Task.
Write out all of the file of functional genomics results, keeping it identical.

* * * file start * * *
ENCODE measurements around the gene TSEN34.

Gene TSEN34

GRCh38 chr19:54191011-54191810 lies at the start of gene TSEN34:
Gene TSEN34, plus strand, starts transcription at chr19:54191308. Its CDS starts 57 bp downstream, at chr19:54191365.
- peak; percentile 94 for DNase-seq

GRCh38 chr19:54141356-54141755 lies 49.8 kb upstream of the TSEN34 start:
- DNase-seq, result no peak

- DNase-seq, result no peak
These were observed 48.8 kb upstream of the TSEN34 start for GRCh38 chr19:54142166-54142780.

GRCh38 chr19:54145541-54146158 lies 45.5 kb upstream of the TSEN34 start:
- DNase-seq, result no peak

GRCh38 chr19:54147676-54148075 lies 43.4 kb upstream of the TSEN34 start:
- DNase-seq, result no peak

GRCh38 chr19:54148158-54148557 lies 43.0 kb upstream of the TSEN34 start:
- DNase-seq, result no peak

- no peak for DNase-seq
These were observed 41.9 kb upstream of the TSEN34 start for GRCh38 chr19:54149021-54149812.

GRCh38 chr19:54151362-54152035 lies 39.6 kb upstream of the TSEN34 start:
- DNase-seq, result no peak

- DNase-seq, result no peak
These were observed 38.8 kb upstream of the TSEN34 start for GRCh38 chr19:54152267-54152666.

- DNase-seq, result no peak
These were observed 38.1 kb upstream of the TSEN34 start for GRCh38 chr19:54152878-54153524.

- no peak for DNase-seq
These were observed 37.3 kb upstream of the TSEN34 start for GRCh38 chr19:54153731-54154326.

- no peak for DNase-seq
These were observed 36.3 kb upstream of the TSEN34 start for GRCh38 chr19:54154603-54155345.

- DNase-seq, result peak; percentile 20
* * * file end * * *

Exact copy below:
ENCODE measurements around the gene TSEN34.

Gene TSEN34

GRCh38 chr19:54191011-54191810 lies at the start of gene TSEN34:
Gene TSEN34, plus strand, starts transcription at chr19:54191308. Its CDS starts 57 bp downstream, at chr19:54191365.
- peak; percentile 94 for DNase-seq

GRCh38 chr19:54141356-54141755 lies 49.8 kb upstream of the TSEN34 start:
- DNase-seq, result no peak

- DNase-seq, result no peak
These were observed 48.8 kb upstream of the TSEN34 start for GRCh38 chr19:54142166-54142780.

GRCh38 chr19:54145541-54146158 lies 45.5 kb upstream of the TSEN34 start:
- DNase-seq, result no peak

GRCh38 chr19:54147676-54148075 lies 43.4 kb upstream of the TSEN34 start:
- DNase-seq, result no peak

GRCh38 chr19:54148158-54148557 lies 43.0 kb upstream of the TSEN34 start:
- DNase-seq, result no peak

- no peak for DNase-seq
These were observed 41.9 kb upstream of the TSEN34 start for GRCh38 chr19:54149021-54149812.

GRCh38 chr19:54151362-54152035 lies 39.6 kb upstream of the TSEN34 start:
- DNase-seq, result no peak

- DNase-seq, result no peak
These were observed 38.8 kb upstream of the TSEN34 start for GRCh38 chr19:54152267-54152666.

- DNase-seq, result no peak
These were observed 38.1 kb upstream of the TSEN34 start for GRCh38 chr19:54152878-54153524.

- no peak for DNase-seq
These were observed 37.3 kb upstream of the TSEN34 start for GRCh38 chr19:54153731-54154326.

- no peak for DNase-seq
These were observed 36.3 kb upstream of the TSEN34 start for GRCh38 chr19:54154603-54155345.

- DNase-seq, result peak; percentile 20